Pyron v. Ludeman, No. 10-cv-3759 (PJS/JJG), 2011 WL 3293523, at *7 (D. Minn. June 6, 2011) report and recommendation adopted, No. 10-cv-3759 (PJS/JJG), 2011 WL 3290365 (D. Minn. July 29, 2011) aff'd sub nom. Hollie v. Ludeman, 450 F.App'x 555 (8th Cir. 2012). " Procedural due process imposes constraints on governmental decisions which deprive individuals of 'liberty' or 'property' interests within the meaning of the Due Process Clause of the . . . Fourteenth Amendment." Mathews v. Eldridge, 424 U.S. 319, 332 (1976).

The Court reviews alleged violations of procedural due process in two steps. Senty-Haugen v. Goodno, 462 F.3d 876, 886 (8th Cir. 2006). First, the Court determines whether the plaintiff has alleged deprivation of a protected liberty or property interest. Id. If the plaintiff has a protected liberty or property interest, the Court determines " what process is due by balancing the specific interest that was affected . . . the likelihood that the [applicable procedures] would result in an erroneous deprivation, . . . [and the affected program's] interest in providing the process that it did, including the administrative costs and burdens of providing additional process." Id. ( citing Mathews, 424 U.S. at 332-35).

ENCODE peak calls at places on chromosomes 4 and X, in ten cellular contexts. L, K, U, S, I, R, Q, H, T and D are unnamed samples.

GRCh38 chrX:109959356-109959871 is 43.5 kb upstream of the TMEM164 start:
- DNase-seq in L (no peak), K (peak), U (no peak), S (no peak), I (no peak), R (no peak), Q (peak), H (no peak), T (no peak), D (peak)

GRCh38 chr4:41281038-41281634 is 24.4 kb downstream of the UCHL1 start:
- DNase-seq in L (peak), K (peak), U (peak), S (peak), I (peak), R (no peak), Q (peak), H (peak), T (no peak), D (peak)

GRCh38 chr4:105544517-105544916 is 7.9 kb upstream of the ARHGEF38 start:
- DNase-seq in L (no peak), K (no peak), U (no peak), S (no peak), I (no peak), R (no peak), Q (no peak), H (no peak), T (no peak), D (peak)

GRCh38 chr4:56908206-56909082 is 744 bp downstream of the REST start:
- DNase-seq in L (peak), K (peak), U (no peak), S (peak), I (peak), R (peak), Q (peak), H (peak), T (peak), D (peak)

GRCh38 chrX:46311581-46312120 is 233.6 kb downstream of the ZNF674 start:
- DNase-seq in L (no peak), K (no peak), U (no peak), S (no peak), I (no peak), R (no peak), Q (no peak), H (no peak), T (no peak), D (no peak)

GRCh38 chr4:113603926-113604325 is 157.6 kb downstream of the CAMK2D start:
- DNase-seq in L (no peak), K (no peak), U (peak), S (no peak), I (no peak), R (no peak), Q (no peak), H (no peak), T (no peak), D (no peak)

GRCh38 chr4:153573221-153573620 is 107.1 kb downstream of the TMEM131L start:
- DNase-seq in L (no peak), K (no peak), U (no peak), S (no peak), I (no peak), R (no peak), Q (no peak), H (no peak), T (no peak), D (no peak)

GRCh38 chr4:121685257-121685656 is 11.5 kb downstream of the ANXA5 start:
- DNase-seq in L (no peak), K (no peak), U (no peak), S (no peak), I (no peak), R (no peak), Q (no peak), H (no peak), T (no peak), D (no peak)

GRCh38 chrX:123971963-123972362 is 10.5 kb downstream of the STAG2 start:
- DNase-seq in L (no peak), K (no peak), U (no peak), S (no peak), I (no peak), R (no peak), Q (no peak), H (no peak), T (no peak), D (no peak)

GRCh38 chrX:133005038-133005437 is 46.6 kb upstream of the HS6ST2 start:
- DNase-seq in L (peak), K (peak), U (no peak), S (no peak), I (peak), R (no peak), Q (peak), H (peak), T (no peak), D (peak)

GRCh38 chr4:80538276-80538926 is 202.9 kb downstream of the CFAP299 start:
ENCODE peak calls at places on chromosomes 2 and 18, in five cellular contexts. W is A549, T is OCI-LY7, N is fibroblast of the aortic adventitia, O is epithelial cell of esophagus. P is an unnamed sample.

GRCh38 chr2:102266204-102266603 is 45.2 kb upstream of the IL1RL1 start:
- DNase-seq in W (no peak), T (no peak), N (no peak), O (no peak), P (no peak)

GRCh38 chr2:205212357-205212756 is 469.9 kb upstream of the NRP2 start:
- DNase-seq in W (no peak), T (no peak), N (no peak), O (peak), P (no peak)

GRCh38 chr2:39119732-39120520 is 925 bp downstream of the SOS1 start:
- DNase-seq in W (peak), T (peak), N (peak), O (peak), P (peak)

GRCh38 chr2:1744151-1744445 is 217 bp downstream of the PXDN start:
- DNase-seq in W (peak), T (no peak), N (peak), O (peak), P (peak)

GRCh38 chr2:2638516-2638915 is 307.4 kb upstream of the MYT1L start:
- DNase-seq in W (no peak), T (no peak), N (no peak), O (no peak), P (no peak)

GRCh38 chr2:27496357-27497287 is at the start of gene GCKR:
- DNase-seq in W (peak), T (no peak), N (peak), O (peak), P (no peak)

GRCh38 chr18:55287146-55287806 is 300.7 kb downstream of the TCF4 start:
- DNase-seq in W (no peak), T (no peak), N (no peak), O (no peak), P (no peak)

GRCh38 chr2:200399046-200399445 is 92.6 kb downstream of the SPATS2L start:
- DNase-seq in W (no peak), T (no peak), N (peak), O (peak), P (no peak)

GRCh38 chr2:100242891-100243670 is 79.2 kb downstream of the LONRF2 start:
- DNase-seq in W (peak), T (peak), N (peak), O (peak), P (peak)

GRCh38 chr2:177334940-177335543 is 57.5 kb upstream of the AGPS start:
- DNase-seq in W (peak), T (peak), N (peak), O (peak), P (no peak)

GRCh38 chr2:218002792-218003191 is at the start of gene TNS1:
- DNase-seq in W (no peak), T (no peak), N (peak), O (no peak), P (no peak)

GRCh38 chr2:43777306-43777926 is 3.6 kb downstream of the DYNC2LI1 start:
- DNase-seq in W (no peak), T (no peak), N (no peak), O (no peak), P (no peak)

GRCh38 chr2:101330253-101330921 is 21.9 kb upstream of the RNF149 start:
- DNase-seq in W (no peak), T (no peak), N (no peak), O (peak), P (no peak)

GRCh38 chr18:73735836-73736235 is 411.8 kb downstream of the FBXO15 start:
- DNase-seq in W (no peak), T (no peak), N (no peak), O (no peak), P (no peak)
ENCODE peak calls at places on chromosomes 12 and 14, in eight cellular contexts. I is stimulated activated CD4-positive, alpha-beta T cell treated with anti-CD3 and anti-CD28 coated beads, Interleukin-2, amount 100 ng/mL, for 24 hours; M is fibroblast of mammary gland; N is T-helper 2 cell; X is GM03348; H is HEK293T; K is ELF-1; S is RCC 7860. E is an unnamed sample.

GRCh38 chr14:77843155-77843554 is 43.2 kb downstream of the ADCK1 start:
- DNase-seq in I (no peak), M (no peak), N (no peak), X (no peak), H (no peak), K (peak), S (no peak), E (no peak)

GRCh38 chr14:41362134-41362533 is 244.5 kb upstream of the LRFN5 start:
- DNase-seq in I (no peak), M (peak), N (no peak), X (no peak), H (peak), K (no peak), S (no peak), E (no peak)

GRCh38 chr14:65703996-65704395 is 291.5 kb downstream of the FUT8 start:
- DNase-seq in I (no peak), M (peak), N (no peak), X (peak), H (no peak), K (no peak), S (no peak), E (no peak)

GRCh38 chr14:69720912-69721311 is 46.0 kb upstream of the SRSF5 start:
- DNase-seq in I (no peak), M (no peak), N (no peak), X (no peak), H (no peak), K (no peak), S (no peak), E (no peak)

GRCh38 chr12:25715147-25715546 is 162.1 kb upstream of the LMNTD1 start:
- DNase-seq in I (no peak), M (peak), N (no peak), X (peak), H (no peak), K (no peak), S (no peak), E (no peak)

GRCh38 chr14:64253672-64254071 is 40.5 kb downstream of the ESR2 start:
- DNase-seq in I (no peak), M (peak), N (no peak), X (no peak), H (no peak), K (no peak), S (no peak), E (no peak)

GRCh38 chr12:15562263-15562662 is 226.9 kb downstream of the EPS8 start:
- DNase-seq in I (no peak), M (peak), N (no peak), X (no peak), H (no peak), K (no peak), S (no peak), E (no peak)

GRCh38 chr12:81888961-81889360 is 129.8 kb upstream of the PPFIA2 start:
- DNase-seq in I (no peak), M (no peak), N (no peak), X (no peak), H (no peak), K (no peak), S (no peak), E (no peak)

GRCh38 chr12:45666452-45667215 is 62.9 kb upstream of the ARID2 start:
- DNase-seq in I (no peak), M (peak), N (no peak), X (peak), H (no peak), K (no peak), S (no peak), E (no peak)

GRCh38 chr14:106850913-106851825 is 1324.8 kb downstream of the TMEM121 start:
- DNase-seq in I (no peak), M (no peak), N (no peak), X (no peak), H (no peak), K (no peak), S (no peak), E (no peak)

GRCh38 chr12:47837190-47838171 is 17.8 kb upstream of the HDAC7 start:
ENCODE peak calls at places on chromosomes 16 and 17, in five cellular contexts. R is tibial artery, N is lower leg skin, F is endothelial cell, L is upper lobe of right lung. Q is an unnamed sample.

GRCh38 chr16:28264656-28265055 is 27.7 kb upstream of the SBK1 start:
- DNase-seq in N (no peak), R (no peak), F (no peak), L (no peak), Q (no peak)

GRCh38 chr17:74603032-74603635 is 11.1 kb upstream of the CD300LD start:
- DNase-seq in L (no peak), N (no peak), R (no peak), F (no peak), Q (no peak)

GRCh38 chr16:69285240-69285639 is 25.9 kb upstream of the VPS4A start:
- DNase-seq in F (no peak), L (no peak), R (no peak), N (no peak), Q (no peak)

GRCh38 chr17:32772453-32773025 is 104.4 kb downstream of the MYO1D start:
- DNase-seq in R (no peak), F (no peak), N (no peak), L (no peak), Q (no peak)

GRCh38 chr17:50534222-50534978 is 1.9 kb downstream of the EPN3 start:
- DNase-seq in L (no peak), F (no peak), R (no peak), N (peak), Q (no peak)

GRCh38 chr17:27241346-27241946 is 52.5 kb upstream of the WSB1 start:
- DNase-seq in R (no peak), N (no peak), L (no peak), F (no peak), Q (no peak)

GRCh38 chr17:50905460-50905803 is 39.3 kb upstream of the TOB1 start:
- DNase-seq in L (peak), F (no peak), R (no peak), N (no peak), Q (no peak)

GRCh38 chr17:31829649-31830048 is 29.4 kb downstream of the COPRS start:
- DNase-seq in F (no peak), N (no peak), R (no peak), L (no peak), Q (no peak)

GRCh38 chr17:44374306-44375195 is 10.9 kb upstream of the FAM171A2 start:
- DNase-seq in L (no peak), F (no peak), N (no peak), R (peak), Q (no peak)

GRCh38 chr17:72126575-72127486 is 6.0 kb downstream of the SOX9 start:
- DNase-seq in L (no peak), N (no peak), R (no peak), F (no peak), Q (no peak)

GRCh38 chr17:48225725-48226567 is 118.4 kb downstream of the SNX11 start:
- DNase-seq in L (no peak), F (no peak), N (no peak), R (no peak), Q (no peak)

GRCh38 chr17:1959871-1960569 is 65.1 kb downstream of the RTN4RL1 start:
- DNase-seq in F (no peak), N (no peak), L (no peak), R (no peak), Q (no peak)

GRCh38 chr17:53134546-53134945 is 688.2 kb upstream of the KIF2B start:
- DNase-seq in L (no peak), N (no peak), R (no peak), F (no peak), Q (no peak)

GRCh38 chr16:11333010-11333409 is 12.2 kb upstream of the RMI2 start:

Even assuming Plaintiff has alleged deprivation of a protected property interest -- namely, the monetary value of the booking fee and the monetary value of receiving the balance of his detention account in cash, untethered to potential alleged debit card fees -- the Court finds that Plaintiff has ultimately failed to allege a violation of his procedural due process rights.

Although it appears as though the issues of whether assessing a booking fee and/or returning detainees' money in the form of a prepaid debit card violate procedural due process are questions of first impression for the Eighth Circuit, other Circuits have held that collecting nominal fees from arrestees for booking and other administrative costs, without a predeprivation hearing, does not violate procedural due process. In Sickles v. Campbell Cnty., Kentucky, 501 F.3d 726 (6th Cir. 2007), the Sixth Circuit considered whether a municipal jail may withhold a portion of a pretrial detainee's canteen account funds to cover the costs of booking without a predeprivation hearing. The Sixth Circuit held that the booking fee did not violate procedural due process. " [T]he 'private interest[s]' at issue are small in absolute and relative terms, totaling $20 in Sickles' case and $110.27 in Hensley's. The private stakes at issue thus do not begin to approach the kinds of government conduct that have required a predeprivation hearing[.]" Id. at 730. The Sixth Circuit specifically examined the constitutionality of county policies of withholding detainees' canteen funds to cover the costs of booking, room and board, and other administrative fees; the counties at issue charged a $30 booking fee in addition to a daily " room and board" fee of $20 or $5. Id. Plaintiffs demanded a predeprivation hearing, but the Sixth Circuit held that the Mathews factors weighed in favor of the defendants. The court held that the property interests at issue were slight, the risk of erroneous deprivation minor, and the government interest in assessing the fees significant: